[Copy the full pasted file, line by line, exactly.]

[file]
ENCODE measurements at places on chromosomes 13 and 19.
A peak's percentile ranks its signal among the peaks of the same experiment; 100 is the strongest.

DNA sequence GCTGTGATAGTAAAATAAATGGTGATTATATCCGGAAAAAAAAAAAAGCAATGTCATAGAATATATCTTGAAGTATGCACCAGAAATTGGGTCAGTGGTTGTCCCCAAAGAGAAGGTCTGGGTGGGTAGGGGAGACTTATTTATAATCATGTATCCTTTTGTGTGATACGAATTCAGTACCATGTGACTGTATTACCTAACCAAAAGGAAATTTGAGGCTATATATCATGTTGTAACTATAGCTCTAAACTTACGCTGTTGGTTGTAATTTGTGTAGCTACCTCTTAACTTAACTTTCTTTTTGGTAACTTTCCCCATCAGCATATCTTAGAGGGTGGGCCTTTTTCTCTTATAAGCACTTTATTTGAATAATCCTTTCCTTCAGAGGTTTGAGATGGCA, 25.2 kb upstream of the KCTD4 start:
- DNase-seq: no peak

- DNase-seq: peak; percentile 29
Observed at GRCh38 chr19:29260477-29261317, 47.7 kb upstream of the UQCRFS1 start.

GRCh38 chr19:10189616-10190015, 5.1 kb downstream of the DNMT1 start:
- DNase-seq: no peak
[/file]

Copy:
ENCODE measurements at places on chromosomes 13 and 19.
A peak's percentile ranks its signal among the peaks of the same experiment; 100 is the strongest.

DNA sequence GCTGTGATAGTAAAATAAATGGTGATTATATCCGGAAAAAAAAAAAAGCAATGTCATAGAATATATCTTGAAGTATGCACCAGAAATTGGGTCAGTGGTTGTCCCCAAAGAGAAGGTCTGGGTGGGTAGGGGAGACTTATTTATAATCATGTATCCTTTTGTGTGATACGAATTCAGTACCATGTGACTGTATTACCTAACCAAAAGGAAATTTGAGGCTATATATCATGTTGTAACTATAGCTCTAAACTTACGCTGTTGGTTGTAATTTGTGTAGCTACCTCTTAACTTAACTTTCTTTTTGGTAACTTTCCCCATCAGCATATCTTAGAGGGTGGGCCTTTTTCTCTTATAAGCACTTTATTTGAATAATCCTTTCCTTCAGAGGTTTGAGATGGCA, 25.2 kb upstream of the KCTD4 start:
- DNase-seq: no peak

- DNase-seq: peak; percentile 29
Observed at GRCh38 chr19:29260477-29261317, 47.7 kb upstream of the UQCRFS1 start.

GRCh38 chr19:10189616-10190015, 5.1 kb downstream of the DNMT1 start:
- DNase-seq: no peak